Warmer Low to Mid-Lights

“As we move toward fall, clients want to go warmer.  To do that without glossing the all over color monochromatically warm, I start adding in lowlights to add depth and amp up the warmth with my mid-light technique. That way, I can gloss them a bit warmer all over and keep maximum color and tonal contrast.” —Matt Rez, Redken Brand Ambassador


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Autumn Glow

“My go-to? I use a gloss to tone out highlights and give my client a root shadow close to their natural color. This adds depth to my client’s color. I’ll always leave highlights just around the face and ends, to keep that summer glow and ease my client into their new fall look. The best thing about a toner? It can be a quick and affordable appointment while transforming your look. If your ends are solid, you can add some lowlights to break it up, then add a gloss all over to refresh those bleached ends. The gloss will also add shine that sun and salty water stripped out. The possibilities are endless with toners. You can go darker, warmer, richer, and cooler—your stylist can customize them just for you.” —Jamie Garland, Nine Zero One Stylist


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Caramel Tones

“To transition you color, you can add a root shadow to blend the highlights with your natural color and tone them down by one to two shades to create a softer ombré effect. To warm up highlights, add a gloss with gold or caramel tones to bleached out hair, for a healthier warmer glow.” —Elisabeth Leary, Founder and Creative Director of WHITEROOM


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“Glossing is the easiest way to transition highlights for fall. It’s a low commitment option that helps to add shine and enhance color while making the hair feel better. Ask your colorist to keep the gloss deeper at the crown and lighter around the face to maintain a natural vibe, whether you choose to go with a neutral or more daring look. I like using L’Oréal Professionnel’s DIA Light demi-permanent color for my glossing services.” —Min Kim, Colorist at Butterfly Studio & L’Oréal Professionnel Artist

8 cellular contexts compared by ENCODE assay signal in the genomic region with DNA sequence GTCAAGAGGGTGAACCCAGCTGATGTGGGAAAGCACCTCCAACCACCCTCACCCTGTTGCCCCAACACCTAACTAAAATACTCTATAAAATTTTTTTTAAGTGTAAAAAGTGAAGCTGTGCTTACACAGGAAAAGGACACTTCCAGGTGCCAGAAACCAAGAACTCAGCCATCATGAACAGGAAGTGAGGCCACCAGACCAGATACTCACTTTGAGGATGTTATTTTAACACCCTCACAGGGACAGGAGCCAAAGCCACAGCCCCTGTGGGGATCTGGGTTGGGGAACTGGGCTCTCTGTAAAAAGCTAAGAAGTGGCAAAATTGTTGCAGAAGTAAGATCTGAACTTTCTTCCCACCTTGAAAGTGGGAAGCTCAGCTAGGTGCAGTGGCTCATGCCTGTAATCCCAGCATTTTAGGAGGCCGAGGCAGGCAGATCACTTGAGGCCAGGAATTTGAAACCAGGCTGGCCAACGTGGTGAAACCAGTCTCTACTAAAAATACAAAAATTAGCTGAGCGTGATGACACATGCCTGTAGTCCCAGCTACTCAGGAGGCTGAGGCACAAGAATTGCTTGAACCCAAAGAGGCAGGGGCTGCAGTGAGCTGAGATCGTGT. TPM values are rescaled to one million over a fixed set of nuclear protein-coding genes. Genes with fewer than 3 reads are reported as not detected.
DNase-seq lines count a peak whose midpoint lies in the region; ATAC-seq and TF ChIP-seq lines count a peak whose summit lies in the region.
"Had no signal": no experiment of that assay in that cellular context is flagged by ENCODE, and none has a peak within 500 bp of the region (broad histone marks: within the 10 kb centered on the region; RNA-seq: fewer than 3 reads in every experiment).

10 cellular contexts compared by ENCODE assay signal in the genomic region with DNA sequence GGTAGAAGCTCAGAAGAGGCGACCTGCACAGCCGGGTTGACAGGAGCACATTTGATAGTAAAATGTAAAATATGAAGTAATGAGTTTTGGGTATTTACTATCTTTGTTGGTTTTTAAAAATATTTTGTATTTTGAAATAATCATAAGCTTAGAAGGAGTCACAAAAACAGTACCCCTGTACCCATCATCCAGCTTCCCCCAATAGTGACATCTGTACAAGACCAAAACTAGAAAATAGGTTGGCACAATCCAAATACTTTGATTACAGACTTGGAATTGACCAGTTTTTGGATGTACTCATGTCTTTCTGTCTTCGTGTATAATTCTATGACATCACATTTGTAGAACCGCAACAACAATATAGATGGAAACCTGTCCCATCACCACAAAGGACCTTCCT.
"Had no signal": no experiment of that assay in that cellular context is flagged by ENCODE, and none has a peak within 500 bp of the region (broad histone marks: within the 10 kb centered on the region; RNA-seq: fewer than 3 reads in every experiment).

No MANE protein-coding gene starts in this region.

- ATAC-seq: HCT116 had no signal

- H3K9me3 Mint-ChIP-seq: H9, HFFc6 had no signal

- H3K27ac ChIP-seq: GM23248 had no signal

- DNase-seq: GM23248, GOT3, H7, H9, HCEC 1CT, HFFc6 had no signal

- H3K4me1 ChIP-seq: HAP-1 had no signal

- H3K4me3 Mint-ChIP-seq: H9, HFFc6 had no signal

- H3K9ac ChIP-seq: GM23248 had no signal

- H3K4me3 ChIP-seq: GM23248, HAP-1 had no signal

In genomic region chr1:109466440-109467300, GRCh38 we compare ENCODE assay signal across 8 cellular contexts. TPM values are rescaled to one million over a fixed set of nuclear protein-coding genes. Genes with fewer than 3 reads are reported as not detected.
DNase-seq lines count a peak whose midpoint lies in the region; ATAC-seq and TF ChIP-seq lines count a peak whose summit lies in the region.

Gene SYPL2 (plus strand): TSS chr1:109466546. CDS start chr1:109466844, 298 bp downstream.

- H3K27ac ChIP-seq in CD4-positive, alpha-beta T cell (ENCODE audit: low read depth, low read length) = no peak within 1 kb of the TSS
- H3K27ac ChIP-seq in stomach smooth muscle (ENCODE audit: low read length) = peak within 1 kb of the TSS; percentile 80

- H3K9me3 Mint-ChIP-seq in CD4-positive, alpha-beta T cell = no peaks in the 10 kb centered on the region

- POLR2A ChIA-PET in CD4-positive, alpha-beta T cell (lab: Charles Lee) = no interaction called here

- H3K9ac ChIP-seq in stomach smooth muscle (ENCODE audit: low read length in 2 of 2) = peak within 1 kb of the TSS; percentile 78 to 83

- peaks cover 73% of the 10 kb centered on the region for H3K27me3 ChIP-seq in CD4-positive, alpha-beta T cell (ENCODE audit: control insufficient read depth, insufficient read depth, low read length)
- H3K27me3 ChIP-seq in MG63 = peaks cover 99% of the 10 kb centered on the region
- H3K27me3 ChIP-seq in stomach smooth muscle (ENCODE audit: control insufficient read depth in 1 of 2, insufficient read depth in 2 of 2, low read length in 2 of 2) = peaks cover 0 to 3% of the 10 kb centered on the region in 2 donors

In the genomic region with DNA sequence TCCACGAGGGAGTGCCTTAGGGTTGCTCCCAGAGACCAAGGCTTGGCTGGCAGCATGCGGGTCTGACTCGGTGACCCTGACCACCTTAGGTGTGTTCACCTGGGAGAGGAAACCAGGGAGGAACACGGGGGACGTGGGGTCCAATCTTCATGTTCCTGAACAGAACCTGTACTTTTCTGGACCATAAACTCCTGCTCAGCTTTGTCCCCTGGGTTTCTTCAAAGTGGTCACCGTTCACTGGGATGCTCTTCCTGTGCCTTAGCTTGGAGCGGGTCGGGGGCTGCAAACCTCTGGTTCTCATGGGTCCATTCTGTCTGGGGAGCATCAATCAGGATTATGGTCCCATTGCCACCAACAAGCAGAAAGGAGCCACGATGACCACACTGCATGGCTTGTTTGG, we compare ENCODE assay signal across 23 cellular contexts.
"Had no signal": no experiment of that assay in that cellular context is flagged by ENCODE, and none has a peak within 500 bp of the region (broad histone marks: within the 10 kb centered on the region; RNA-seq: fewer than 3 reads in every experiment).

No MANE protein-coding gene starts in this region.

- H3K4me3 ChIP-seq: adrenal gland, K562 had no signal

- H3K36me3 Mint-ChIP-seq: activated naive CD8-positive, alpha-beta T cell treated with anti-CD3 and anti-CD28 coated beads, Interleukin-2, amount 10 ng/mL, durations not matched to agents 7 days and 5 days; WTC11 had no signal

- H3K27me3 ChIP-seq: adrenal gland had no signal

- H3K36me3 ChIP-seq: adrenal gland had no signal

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Root Smudges

“My main tips for transitioning your summer color is to find something that works with your life/maintenance schedule. If you are somebody who likes to change quite often, semi or demi hair color is the better option. Remember that showing inspirational photos is helpful, but be open to suggestions from your stylist as every head of hair is different. Adding a root smudge is great for a lower maintenance, more lived-in look, while lowlights will keep your hair looking dimensional. If you want to still feel ‘light’ ask for a ‘money piece,’ which means hair is brighter towards the face. Adding a glaze to tone down your bright highlights can give you a whole new look—it’s fun to be open to playing around with different tones from season to season.” —Taryn Arellano, Senior Stylist at LaBelle Day Spas & Salons in Palo Alto, CA and Educator


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Wondering if its worth updating your color as the seasons change? So were we, so we tapped some colorists. HERE is what they think about changing our hair color with the seasons!